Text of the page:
This is one of three first-person s written by survivors of human trafficking. The others, as well as background about the project, can be found here. I come from a family of teachers: father, husband, sisters, and daughter. I taught for 32 years at an elementary school in the Philippines.
Somehow, that added to the shame I felt for being a survivor of trafficking. I not only worried about what my family would think, but my hundreds of students as well. I thought that everyone would lose respect for us. When I retired from teaching at 55, I went into business with a neighbor, and they disappeared with my savings. I was devastated, but a cousin through a marriage came to my rescue—or so I thought—when she told me her boss was looking for someone to accompany her elderly mother to the United States and take care of her there. She added that she would petition for a specific kind of visa so my family could come to the U.
I was overwhelmed with happiness and gratitude. I thought this was the answer to my prayers.
The first that something was wrong was at the airport. The Philippines Airlines personnel withheld my ticket because the woman I was supposed to be caring for was not with me. I wondered why the mother had traveled to the U. She sent her mother back to Manila, and we flew to the U. I trusted my new boss. My sister used my mom so that she could get you to come here to be her domestic helper.
Tomorrow, I will arrange your flight to Culver City. My head was spinning from the confusion. I arrived in Los Angeles, and my boss took me to her condo in a gated community. She was a very prominent, influential Filipina woman, and her American husband was the vice president of legal affairs of Sony Pictures in Los Angeles. Before we went inside, she asked for my passport.
She said she was going to extend my visa and petition for my family to come to America to be with me. Again, my happiness overwhelmed me, and I believed her.
It ran from 5 a. I had to take care of the dogs in addition to cooking, cleaning, washing, vacuuming, ironing, dusting, hemming clothes, and maintaining the plants. Every month, I cooked a large pot of a special Filipino dish of ground beef, rice, tomato, carrots, and broccoli for the dogs, but was fed leftover food that had been in the refrigerator for days.
I kept my belongings in the laundry room. I felt that my boss disliked everything I did, no matter how hard I tried. She told me I was ignorant and brainless, and, as I later alleged in civil court, she hit me and pulled my hair, and left me with bruises and cuts.
I was scared of her, but also ashamed that this was happening to me, an elderly woman who deserved respect. I wanted to escape, but had no idea where to turn. And all kinds of fears kept me paralyzed. My visa expired, and after that, I was afraid of being arrested. She also deducted my everyday items from my salary, like shampoo and lotion. I tried to tell people about my situation. He seemed concerned about the physical abuse. But when the wife found out we were speaking about it, things only seemed to get worse. I think they were afraid of her too.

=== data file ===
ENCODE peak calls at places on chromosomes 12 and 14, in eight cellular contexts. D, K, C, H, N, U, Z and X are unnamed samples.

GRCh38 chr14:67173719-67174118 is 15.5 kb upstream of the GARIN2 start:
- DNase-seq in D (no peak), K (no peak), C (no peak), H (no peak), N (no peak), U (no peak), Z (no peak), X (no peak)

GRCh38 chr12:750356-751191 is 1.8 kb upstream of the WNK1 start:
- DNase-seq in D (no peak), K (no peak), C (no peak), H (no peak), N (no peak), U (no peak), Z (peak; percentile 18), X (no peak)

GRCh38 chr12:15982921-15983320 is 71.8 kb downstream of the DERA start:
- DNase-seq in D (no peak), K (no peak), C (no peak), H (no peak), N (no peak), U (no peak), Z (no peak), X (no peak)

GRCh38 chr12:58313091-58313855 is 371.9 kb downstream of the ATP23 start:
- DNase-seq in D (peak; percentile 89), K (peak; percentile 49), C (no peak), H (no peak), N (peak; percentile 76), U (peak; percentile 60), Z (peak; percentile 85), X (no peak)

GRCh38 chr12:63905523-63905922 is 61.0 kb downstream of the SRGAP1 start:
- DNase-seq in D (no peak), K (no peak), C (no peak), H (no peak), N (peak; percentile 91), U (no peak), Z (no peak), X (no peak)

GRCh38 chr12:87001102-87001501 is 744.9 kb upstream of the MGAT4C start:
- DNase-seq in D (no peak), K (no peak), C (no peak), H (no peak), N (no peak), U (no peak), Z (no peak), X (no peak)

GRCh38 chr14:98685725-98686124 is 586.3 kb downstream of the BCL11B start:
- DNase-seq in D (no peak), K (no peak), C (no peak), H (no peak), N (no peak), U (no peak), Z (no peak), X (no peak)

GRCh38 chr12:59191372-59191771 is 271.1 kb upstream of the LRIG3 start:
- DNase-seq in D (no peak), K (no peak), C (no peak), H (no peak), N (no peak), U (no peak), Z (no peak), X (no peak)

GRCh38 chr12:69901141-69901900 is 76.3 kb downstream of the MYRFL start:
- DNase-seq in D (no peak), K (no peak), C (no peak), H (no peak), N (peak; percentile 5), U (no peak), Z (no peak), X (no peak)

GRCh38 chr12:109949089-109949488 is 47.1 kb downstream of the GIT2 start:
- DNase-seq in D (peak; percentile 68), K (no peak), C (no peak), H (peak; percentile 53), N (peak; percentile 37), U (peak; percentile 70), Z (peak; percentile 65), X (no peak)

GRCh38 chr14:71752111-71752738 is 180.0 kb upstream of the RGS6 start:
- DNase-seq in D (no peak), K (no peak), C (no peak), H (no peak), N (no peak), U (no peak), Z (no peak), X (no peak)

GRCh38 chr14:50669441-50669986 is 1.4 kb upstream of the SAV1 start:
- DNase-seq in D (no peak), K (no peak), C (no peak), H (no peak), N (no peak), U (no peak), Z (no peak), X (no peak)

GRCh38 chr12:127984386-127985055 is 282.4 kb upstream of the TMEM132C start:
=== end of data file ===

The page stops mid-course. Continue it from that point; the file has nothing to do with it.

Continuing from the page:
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I called a friend in Chicago, but she herself was undocumented and afraid to get involved. In the end, the neighbors were the ones to help. From when I took the dogs out, I made friends with the year-old girl next door. She told her mother. Plus, her parents sometimes sat at the swimming pool close to our condo, and heard the yelling and hitting through the walls. We were able to talk, and the mother encouraged me to escape.
I was still too scared. This went on for a year. What could they do from so far away, given all of the debts we had? At the end of each day, I would write the exact date and list the things my boss said and did to me. I also kept good track of the deductions made from my paycheck. This meticulous recordkeeping was a way to relieve my emotions for the day. But it was also the thing that built my case against the family.
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Finally one day, we got a knock on the door. It was the police.
One of the neighbors had called and said I was being hit. He asked if I wanted to talk with him alone outside, but I was silent and only looked at my boss.
Even though my boss treated me cruelly, she was still my boss, and because of my culture, I felt I should obey her. Please give me your business card. He left, and I was in trouble after that. I remember the husband and wife berating me. It felt like an interrogation. The next day, my boss took the business card away, and told me they had arranged my flight back to the Philippines.
I refused. I went to the neighbors for help, and they called the police. It seemed like my boss wanted to keep my passport, but they told her to give it to me. The whole experience was a blur. My boss had called immigration enforcement, trying to get me deported before I revealed the truth.
I was scared when I opened the door. They took me to a government building for several hours. I waited and waited, as exhaustion swept over me. My life then changed. PWC helped me with housing, and securing food stamps and access to a doctor.
They gave me a bus pass so I could learn how to navigate the city. Another organization called CAST Coalition to Abolish Slavery and Trafficking helped me find a lawyer, access to education, and transition to independent living. I became a certified nursing assistant. My civil case was filed one year after I left my employers, and went to trial another year later.
The trial experience was scary and stressful, and difficult to juggle with my job. My employers denied all the charges, but in the end, I won and was awarded monetary compensation. One year later, there was also a criminal case.
My boss pleaded guilty to a charge of forced labor and had to serve three years in prison.